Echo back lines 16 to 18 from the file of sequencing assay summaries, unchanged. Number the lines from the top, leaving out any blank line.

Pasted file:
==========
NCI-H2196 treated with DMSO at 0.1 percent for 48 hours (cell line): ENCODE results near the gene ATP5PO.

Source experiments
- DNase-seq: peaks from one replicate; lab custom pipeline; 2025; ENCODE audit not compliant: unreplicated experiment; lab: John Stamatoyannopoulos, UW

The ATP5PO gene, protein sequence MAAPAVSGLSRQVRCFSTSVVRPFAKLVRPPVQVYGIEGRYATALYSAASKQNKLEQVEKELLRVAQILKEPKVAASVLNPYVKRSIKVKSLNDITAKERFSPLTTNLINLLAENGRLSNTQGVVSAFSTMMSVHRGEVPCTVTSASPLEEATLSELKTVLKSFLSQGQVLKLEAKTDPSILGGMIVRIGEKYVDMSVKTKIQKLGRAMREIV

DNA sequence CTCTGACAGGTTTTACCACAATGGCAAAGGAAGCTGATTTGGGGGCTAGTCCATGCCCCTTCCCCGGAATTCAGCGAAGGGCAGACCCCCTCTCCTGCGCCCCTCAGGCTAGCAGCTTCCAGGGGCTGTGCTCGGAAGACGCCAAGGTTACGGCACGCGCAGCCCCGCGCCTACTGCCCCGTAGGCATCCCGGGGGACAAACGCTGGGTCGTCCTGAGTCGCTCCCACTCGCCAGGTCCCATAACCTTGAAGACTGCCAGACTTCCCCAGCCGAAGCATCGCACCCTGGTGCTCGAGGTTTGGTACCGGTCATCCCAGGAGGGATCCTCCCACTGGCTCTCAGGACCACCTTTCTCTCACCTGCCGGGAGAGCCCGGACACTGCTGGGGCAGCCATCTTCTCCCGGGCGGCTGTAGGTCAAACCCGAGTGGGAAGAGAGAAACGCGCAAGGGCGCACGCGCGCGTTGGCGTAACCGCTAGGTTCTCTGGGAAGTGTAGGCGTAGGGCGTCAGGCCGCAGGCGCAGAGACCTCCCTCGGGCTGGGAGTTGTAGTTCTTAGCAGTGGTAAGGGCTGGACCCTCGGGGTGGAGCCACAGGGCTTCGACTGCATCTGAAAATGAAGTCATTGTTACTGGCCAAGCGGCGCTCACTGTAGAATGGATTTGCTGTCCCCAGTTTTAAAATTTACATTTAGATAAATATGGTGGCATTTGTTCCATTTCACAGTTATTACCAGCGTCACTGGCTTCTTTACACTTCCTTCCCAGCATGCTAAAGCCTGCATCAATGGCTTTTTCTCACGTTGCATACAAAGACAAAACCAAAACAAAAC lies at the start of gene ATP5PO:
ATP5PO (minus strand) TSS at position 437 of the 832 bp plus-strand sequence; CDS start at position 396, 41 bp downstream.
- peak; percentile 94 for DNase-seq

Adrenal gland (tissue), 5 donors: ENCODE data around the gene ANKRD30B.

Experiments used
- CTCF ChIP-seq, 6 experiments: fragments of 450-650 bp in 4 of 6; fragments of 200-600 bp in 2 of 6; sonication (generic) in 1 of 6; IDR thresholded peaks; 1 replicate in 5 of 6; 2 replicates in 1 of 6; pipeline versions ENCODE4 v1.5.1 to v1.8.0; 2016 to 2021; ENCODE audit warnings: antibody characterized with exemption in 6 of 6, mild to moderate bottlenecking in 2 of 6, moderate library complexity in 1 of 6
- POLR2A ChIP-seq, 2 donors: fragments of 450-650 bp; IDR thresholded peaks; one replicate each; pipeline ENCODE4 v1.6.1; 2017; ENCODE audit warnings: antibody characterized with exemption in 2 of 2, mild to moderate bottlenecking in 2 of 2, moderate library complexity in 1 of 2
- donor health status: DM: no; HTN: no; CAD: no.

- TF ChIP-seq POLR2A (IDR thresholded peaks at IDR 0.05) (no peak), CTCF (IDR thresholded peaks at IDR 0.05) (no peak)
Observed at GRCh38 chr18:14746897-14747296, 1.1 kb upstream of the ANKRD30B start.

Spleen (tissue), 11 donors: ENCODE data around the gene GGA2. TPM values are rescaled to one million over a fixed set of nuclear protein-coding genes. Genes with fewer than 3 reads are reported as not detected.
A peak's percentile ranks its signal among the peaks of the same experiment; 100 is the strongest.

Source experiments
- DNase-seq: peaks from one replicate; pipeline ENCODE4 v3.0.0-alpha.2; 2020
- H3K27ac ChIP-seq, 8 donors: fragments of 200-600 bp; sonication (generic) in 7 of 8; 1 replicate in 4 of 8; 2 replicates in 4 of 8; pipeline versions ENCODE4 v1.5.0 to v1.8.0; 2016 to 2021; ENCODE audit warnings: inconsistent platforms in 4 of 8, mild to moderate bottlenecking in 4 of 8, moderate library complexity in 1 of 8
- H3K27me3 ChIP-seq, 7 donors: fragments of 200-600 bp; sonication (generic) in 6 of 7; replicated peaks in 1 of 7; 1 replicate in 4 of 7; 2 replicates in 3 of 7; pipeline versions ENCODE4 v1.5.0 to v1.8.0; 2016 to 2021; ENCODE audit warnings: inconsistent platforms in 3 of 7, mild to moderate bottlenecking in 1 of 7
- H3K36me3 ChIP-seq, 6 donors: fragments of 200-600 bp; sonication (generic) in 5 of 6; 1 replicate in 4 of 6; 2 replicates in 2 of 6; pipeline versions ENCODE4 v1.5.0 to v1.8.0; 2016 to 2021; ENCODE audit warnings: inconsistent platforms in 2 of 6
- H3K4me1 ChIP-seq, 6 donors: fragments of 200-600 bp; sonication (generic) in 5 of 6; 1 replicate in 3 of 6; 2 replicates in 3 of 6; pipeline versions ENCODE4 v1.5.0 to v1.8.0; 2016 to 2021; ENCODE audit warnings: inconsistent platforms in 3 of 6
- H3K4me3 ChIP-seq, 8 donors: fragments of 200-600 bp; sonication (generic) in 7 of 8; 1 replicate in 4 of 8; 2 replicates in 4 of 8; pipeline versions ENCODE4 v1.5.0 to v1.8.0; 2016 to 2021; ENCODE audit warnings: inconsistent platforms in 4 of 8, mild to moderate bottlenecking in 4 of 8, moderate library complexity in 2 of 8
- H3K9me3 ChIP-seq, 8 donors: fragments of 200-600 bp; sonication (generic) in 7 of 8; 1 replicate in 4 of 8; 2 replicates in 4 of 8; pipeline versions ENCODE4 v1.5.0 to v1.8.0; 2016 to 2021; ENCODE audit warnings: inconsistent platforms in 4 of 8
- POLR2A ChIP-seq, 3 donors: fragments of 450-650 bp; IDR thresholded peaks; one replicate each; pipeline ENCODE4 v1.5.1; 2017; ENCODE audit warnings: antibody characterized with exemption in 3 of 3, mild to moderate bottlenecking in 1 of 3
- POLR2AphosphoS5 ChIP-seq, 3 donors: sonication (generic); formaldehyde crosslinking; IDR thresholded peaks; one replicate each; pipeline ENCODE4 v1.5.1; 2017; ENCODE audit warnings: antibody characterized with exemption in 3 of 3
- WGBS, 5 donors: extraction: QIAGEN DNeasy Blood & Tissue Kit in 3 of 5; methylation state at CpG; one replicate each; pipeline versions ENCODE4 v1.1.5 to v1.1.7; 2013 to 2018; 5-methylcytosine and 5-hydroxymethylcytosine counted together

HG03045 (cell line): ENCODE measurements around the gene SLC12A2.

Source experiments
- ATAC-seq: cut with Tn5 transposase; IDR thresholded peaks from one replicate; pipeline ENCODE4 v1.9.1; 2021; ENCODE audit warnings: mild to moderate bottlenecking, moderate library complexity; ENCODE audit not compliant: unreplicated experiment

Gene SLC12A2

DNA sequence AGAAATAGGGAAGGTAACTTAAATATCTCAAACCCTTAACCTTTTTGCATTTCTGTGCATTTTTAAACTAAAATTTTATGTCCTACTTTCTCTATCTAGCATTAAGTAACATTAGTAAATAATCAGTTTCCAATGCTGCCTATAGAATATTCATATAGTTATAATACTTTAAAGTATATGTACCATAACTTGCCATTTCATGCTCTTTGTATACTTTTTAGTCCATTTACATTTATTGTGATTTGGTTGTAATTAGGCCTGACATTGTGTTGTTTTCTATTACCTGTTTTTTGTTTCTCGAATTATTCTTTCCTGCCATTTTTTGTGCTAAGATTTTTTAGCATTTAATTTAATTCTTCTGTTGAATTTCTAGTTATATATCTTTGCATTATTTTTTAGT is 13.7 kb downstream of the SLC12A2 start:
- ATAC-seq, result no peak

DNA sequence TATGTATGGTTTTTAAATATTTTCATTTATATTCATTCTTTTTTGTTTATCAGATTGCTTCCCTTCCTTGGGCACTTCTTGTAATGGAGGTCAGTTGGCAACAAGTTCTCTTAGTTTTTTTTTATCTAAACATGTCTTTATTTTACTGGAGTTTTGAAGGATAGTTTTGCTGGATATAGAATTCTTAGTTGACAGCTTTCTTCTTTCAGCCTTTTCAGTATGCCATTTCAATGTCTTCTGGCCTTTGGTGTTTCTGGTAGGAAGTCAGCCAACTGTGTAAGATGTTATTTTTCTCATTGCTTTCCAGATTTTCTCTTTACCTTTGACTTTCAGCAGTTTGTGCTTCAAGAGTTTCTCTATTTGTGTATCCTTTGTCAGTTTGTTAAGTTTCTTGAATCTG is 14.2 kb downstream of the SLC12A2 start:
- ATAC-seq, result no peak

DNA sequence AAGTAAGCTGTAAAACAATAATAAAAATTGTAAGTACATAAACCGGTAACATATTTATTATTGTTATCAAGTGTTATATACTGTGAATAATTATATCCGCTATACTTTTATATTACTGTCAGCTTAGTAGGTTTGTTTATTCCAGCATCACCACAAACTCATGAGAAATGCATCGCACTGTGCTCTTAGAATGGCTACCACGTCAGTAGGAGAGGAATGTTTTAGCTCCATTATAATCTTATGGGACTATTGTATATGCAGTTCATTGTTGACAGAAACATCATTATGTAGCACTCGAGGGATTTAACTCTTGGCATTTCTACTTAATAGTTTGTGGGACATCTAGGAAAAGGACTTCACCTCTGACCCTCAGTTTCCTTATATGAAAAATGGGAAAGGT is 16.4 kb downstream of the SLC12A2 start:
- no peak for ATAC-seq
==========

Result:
A peak's percentile ranks its signal among the peaks of the same experiment; 100 is the strongest.

Source experiments
- DNase-seq: peaks from one replicate; pipeline ENCODE4 v3.0.0-alpha.2; 2020